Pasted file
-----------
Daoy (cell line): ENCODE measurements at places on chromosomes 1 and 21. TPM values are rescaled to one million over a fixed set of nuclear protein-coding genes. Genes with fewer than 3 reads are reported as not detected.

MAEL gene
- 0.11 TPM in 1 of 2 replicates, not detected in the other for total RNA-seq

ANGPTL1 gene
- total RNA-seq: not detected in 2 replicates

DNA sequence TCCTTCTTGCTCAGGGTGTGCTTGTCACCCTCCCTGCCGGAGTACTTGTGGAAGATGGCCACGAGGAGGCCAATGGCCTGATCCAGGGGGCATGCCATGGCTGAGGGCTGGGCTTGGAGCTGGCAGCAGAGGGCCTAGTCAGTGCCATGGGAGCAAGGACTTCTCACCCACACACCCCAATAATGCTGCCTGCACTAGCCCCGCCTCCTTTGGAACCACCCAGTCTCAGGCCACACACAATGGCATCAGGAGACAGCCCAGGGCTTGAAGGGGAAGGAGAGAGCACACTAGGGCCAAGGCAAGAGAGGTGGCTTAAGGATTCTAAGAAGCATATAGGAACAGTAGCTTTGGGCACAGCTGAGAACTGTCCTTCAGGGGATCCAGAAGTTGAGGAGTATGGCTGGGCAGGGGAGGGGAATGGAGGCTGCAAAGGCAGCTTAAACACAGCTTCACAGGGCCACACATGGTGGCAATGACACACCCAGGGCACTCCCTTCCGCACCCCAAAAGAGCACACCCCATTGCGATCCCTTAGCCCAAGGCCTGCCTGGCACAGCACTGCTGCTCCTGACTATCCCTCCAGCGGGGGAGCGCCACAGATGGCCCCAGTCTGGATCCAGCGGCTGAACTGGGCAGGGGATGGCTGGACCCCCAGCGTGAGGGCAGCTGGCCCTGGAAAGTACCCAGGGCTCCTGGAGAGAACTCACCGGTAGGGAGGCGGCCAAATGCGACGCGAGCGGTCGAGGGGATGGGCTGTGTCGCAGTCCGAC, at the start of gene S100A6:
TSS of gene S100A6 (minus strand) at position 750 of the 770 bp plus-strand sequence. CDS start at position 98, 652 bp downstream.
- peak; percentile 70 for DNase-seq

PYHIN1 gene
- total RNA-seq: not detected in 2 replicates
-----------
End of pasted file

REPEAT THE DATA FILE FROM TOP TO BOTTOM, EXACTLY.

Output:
Daoy (cell line): ENCODE measurements at places on chromosomes 1 and 21. TPM values are rescaled to one million over a fixed set of nuclear protein-coding genes. Genes with fewer than 3 reads are reported as not detected.

MAEL gene
- 0.11 TPM in 1 of 2 replicates, not detected in the other for total RNA-seq

ANGPTL1 gene
- total RNA-seq: not detected in 2 replicates

DNA sequence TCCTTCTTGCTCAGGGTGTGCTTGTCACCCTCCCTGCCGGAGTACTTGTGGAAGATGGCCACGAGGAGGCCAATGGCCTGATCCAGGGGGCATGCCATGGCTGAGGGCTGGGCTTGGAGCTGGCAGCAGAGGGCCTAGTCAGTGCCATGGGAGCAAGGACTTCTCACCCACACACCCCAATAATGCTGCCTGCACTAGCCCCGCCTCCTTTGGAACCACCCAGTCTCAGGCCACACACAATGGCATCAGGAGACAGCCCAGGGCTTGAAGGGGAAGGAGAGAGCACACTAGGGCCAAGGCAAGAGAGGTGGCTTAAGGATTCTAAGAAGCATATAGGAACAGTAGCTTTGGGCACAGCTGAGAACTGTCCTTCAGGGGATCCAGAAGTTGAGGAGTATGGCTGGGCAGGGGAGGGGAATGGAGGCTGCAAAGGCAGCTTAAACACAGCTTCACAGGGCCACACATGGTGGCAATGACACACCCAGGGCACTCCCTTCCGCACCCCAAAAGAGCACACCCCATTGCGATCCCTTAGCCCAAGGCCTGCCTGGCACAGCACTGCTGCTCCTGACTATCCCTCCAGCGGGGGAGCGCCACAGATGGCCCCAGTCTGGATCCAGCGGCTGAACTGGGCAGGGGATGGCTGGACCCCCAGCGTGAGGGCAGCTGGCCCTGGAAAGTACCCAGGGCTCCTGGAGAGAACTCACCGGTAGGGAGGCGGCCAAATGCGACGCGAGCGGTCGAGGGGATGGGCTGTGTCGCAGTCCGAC, at the start of gene S100A6:
TSS of gene S100A6 (minus strand) at position 750 of the 770 bp plus-strand sequence. CDS start at position 98, 652 bp downstream.
- peak; percentile 70 for DNase-seq

PYHIN1 gene
- total RNA-seq: not detected in 2 replicates